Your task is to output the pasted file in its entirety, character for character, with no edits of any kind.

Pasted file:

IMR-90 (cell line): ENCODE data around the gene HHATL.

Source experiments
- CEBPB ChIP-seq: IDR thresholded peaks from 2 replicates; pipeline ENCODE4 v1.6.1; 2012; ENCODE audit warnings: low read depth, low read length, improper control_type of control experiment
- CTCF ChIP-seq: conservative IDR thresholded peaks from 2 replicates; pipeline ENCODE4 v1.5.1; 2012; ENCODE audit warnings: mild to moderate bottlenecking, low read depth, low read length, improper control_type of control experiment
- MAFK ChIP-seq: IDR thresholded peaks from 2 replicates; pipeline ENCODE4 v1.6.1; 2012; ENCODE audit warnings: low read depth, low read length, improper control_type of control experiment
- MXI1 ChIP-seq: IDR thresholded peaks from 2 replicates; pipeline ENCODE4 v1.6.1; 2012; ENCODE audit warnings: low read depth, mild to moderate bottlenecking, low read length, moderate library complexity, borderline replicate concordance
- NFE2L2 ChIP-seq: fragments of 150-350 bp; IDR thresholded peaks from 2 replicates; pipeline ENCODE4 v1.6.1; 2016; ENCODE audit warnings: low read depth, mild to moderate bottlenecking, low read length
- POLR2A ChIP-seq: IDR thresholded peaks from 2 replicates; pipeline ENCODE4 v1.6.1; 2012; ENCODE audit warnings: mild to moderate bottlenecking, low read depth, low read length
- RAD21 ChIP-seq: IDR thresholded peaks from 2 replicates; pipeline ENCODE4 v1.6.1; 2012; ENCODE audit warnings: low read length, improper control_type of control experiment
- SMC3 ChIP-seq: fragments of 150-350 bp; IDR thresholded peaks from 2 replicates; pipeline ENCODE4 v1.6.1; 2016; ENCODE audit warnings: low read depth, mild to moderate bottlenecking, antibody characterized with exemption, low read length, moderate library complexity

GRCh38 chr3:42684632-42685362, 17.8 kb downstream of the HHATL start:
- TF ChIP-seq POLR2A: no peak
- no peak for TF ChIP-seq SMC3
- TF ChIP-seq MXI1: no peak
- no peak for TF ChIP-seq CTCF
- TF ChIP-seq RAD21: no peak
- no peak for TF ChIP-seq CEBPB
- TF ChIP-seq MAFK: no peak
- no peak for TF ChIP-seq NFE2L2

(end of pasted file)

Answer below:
IMR-90 (cell line): ENCODE data around the gene HHATL.

Source experiments
- CEBPB ChIP-seq: IDR thresholded peaks from 2 replicates; pipeline ENCODE4 v1.6.1; 2012; ENCODE audit warnings: low read depth, low read length, improper control_type of control experiment
- CTCF ChIP-seq: conservative IDR thresholded peaks from 2 replicates; pipeline ENCODE4 v1.5.1; 2012; ENCODE audit warnings: mild to moderate bottlenecking, low read depth, low read length, improper control_type of control experiment
- MAFK ChIP-seq: IDR thresholded peaks from 2 replicates; pipeline ENCODE4 v1.6.1; 2012; ENCODE audit warnings: low read depth, low read length, improper control_type of control experiment
- MXI1 ChIP-seq: IDR thresholded peaks from 2 replicates; pipeline ENCODE4 v1.6.1; 2012; ENCODE audit warnings: low read depth, mild to moderate bottlenecking, low read length, moderate library complexity, borderline replicate concordance
- NFE2L2 ChIP-seq: fragments of 150-350 bp; IDR thresholded peaks from 2 replicates; pipeline ENCODE4 v1.6.1; 2016; ENCODE audit warnings: low read depth, mild to moderate bottlenecking, low read length
- POLR2A ChIP-seq: IDR thresholded peaks from 2 replicates; pipeline ENCODE4 v1.6.1; 2012; ENCODE audit warnings: mild to moderate bottlenecking, low read depth, low read length
- RAD21 ChIP-seq: IDR thresholded peaks from 2 replicates; pipeline ENCODE4 v1.6.1; 2012; ENCODE audit warnings: low read length, improper control_type of control experiment
- SMC3 ChIP-seq: fragments of 150-350 bp; IDR thresholded peaks from 2 replicates; pipeline ENCODE4 v1.6.1; 2016; ENCODE audit warnings: low read depth, mild to moderate bottlenecking, antibody characterized with exemption, low read length, moderate library complexity

GRCh38 chr3:42684632-42685362, 17.8 kb downstream of the HHATL start:
- TF ChIP-seq POLR2A: no peak
- no peak for TF ChIP-seq SMC3
- TF ChIP-seq MXI1: no peak
- no peak for TF ChIP-seq CTCF
- TF ChIP-seq RAD21: no peak
- no peak for TF ChIP-seq CEBPB
- TF ChIP-seq MAFK: no peak
- no peak for TF ChIP-seq NFE2L2